In a significant move to bolster South Africa's pursuit of long-term energy security and its transition to a low-carbon economy, the World Bank Board has approved a substantial $1 billion Development Policy Loan (DPL). The loan is designed to address the country's persistent energy challenges while facilitating a sustainable shift toward cleaner and more reliable energy sources.
South Africa has grappled with a protracted energy crisis, with widespread power cuts, or “load shedding,” averaging eight hours per day in 2022, which had a notable 2-3% negative impact on the country's GDP growth. In response to these challenges and to advance the country's green energy transition, the World Bank has initiated this transformative loan program.
Marie Francoise Marie-Nelly, the World Bank Country Director for South Africa, commended South Africa's decisive reforms aimed at resolving the energy crisis. She highlighted the potential benefits of these reforms for the nation, particularly for its most vulnerable households, the economy, the environment, and the ongoing shift toward sustainable energy.
The operation focuses on critical reforms in two key areas. Firstly, it supports the restructuring of South Africa's power sector, with a particular emphasis on the unbundling of Eskom, the country's primary power utility. The operation seeks to enhance transparency in the power market while directing resources within Eskom toward essential investments in transmission infrastructure and the maintenance of existing power plants.
Additionally, the World Bank's initiative actively encourages private investments in renewable energy, including participation by households and small businesses. It also reinforces carbon pricing instruments to promote the transition toward low-carbon energy sources.
South Africa is recognized as one of the top 20 greenhouse gas emitters globally, with a significant 81% of its emissions attributed to energy consumption, particularly electricity production, responsible for 45% of these emissions.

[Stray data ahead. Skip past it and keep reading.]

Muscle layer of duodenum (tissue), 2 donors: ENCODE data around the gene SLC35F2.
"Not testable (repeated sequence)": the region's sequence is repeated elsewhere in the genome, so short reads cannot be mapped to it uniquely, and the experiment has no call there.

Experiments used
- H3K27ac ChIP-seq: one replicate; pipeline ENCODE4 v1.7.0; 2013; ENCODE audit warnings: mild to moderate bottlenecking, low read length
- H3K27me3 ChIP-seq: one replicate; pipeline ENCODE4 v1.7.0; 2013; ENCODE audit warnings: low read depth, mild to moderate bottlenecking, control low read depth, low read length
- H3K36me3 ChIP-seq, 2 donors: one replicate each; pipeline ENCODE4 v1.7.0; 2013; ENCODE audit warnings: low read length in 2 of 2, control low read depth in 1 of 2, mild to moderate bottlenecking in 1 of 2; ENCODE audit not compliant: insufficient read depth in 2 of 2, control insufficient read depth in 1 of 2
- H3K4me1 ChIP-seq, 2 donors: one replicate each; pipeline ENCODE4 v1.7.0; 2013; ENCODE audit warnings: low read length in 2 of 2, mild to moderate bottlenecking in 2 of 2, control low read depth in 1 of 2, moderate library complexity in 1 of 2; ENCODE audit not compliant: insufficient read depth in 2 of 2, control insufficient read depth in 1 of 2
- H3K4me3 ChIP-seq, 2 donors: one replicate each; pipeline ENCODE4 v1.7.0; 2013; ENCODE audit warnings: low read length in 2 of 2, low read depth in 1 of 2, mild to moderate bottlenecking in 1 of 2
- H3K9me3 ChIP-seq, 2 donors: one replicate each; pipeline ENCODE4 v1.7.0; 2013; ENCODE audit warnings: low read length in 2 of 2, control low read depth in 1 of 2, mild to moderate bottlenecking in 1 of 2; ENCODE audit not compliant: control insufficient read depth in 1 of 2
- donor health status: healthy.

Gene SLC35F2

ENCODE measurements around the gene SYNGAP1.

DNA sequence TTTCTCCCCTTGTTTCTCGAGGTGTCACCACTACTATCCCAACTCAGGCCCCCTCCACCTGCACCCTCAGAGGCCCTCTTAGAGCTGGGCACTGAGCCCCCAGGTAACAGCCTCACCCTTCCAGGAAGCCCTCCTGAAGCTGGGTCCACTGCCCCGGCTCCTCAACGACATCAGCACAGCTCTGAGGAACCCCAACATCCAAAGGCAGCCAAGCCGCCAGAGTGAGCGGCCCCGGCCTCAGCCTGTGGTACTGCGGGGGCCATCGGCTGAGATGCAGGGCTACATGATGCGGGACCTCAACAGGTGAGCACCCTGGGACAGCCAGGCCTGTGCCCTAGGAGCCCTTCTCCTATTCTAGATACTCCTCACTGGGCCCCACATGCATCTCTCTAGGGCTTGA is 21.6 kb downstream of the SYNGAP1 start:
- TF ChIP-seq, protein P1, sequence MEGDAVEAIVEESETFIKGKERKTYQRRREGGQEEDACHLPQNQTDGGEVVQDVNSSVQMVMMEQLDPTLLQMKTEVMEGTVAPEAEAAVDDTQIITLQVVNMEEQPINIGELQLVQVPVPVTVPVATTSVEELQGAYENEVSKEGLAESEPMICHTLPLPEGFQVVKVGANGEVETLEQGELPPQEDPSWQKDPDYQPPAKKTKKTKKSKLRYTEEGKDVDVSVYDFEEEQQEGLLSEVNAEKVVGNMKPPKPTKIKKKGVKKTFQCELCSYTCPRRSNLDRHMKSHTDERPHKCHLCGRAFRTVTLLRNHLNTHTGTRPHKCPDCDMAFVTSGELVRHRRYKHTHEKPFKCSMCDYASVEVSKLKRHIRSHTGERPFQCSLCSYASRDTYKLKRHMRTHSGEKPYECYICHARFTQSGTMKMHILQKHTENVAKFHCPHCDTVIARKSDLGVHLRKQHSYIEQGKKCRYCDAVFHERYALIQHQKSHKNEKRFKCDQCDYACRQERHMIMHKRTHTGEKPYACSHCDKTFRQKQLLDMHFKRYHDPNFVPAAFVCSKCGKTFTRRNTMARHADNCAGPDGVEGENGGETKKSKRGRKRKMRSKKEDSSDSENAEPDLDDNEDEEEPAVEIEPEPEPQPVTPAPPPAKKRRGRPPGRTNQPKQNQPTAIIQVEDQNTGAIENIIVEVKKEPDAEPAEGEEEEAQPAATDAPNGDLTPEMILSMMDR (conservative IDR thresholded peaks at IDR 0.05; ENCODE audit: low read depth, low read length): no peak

The program is expected to stimulate economic growth and generate job opportunities through investments in renewable energy generation. It also seeks to shield vulnerable households, especially against recent electricity tariff hikes. Additionally, it aims to facilitate access to credit from commercial banks for poorer households and businesses, with a particular focus on women and Black women-owned enterprises, to support investments in solar technology.
Beyond its economic and social impact, the operation is anticipated to contribute to gradual reductions in water and air pollution by reducing reliance on coal for power generation. This shift holds the promise of enhancing the quality of life for South African households in the long run.
Furthermore, South African authorities will receive technical assistance to identify and implement future reforms necessary to address the social costs associated with the decommissioning of coal-fired power plants.
This operation signifies a collaborative effort involving the South African government, the World Bank, and three partners: the African Development Bank (AfDB), the KfW Development Bank (KfW), and the Government of Canada. The initiative aligns with South Africa's development priorities, including the Presidential Energy Plan and the Just Energy Transition, reaffirming the nation's commitment to sustainable and equitable energy reform.
The substantial funding from the World Bank represents a pivotal step in South Africa's journey toward energy stability and a low-carbon future, potentially offering far-reaching benefits for the country's economy and environment.